A (Laser) Light Unto the Nations

March 11, 2016

2 min read

By Maayan Jaffe-Hoffman

When Asher Willner, a senior at Yeshiva University High School of Los Angeles (YULA), started a senior year engineering project in his father’s optical communications laboratory at the University of Southern California, he couldn’t envision where it would transmit him. But next week, beginning March 15, Asher will present his research at the Intel Science Talent Search competition as one of 40 finalists among 1,750 applicants.

“When I submitted my application, it was just to see what would happen,” says Asher, who is the contest’s only Orthodox Jewish finalist as well as its only finalist from a Jewish day school of any denomination. “I didn’t expect much—this is very exciting.”

For his project, Asher worked with Ph.D.-track graduate student mentors to encode digital data by rapidly changing the “twisted” shape of a laser beam, with different shapes representing different data bit sequences.

“We’re always trying to increase data transmission capacity,” Asher tells JNS.org.

The results of his project allow for the transmission of 20 billion bits of data in one second, resulting in increased data capacity. Twenty-billion bits is the equivalent of a full-length movie.

Asher says his engineering inspiration comes from years of watching his father at work in the lab—though admittedly, it wasn’t until he was much older that he actually understood what his father does for a living—and from the two years he spent participating in the CIJE-Tech Program at YULA.

CIJE-Tech is a project-based, two-year program focusing on scientific and biomedical engineering. Developed by the Center for Initiatives in Jewish Education, CIJE-Tech exposes students to a diverse range of science and technical knowledge areas, while helping to develop abstract thinking, leadership, and teamwork skills.

Judy Lebovits, vice president and director of CIJE, explains that CIJE-Tech tries to instill in student participants self-confidence and a drive to try new things.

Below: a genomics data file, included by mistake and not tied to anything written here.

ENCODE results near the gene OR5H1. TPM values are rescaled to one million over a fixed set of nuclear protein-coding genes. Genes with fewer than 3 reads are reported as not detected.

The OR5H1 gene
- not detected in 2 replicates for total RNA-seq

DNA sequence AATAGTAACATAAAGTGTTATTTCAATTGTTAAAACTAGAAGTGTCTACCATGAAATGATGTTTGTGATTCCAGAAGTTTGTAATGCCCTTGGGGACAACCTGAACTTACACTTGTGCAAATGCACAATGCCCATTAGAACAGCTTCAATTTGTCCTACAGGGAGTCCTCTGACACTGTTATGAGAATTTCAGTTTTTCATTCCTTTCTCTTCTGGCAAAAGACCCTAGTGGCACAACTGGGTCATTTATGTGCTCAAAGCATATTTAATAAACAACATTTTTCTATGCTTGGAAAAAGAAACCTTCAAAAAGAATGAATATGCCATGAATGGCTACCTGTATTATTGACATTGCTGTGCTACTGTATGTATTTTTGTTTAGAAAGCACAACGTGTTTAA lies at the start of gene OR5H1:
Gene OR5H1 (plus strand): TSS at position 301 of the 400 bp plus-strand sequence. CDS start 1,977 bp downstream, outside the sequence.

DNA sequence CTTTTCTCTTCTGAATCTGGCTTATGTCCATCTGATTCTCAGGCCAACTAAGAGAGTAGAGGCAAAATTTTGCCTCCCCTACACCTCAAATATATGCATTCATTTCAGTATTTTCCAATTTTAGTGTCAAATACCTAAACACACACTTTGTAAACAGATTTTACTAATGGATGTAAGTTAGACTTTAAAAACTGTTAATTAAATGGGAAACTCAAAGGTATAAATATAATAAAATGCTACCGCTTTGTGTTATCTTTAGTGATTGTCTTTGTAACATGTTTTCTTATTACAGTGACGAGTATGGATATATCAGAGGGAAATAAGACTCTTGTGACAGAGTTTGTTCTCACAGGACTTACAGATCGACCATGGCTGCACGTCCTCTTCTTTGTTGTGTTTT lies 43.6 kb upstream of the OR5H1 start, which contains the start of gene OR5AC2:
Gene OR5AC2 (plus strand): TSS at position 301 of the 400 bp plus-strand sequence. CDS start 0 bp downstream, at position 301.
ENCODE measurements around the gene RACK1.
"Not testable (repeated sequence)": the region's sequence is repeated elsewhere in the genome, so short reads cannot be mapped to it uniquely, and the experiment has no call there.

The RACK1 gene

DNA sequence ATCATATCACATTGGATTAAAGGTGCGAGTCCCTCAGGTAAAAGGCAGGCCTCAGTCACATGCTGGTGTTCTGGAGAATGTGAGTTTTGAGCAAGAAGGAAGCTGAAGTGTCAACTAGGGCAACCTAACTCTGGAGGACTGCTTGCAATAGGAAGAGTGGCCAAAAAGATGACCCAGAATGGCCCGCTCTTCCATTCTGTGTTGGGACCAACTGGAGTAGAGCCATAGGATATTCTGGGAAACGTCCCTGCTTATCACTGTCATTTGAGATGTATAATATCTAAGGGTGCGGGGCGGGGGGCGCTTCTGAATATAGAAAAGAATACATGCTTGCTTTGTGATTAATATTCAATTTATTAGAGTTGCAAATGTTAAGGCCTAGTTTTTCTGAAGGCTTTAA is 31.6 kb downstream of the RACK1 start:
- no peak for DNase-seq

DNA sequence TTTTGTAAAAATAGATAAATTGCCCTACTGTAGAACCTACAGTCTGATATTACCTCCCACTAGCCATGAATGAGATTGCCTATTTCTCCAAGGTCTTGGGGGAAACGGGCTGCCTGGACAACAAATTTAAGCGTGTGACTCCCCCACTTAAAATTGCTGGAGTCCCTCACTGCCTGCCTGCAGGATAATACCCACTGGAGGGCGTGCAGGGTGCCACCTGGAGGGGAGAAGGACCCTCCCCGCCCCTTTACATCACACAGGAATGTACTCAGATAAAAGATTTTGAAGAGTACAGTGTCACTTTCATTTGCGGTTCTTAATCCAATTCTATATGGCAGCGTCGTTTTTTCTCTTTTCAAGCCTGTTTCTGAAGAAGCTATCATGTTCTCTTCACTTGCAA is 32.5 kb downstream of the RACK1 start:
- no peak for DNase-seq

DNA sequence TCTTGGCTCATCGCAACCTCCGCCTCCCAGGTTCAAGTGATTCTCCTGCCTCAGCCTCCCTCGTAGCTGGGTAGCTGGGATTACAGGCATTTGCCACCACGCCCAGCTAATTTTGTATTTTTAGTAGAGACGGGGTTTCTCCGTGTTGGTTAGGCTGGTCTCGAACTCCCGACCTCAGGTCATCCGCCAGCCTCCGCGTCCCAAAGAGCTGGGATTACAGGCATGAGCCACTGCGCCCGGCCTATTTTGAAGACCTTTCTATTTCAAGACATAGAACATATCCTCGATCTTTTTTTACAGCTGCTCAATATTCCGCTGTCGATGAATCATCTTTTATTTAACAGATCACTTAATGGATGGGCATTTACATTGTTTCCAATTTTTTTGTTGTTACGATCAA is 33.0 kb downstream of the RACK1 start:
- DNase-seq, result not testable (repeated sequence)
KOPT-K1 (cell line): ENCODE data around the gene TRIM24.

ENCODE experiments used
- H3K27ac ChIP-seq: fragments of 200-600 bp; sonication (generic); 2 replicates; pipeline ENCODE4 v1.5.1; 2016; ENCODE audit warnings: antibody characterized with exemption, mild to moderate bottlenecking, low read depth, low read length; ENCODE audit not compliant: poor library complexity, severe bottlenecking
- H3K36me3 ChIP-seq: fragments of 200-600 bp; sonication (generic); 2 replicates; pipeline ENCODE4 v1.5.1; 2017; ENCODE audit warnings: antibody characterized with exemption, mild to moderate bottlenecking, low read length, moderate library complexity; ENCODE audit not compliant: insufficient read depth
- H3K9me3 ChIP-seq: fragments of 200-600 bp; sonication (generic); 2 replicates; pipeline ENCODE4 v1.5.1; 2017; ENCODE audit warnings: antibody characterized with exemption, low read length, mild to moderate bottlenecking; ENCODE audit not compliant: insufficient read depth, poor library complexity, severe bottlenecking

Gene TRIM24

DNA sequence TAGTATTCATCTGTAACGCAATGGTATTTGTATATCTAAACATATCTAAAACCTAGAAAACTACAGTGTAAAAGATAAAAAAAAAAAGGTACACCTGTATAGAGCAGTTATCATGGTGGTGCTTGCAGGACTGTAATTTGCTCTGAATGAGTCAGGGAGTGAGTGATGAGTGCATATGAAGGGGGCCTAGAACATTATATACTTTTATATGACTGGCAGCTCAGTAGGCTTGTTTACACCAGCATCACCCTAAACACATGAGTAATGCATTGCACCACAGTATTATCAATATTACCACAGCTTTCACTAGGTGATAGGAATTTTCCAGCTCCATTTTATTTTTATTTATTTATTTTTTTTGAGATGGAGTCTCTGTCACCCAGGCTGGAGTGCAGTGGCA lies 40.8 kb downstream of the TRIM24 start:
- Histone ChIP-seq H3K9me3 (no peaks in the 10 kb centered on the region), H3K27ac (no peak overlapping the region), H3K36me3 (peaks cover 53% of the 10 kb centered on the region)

“The factual [aspect of science and technology projects] is not hard to get. What we really try to push is that, ‘The sky is the limit,’” Lebovits tells JNS.org. “A child like Asher who wants to create and is motivated will meet the challenge because he does not give up.”

YULA Head of School Rabbi Dov Emerson says in a statement that Asher’s “incredible achievement…is a testimony to his hard work and dedication….Asher represents a role model for all of us to look up to.”

The Intel contest is arguably America’s most prestigious high school science competition. Asher and the other finalists will each receive an $8,500 prize from the Intel Foundation as well as an all-expenses-paid trip to Washington, DC, to compete for the grand prize. Three winners in the final round will receive a $150,000 prize.

As the only Orthodox Jewish finalist, Asher had to request special permission not to participate in Saturday events that conflict with Shabbat. He says he was assured that Saturday is not one of the competition’s two major judging periods, so the decision not to participate on Shabbat will not affect his chances of winning.

Next year, Asher will attend Yeshivat Sha’alvim in Israel and then head to Columbia University, where he will pursue a degree in engineering and applied sciences. He says he feels honored to represent the Orthodox community at the Intel competition and that he hopes making it to the finals will encourage other Jewish day school students to follow their dreams.

“I am striving to turn this into a Kiddush Hashem (sanctification of God’s name),” Asher says.

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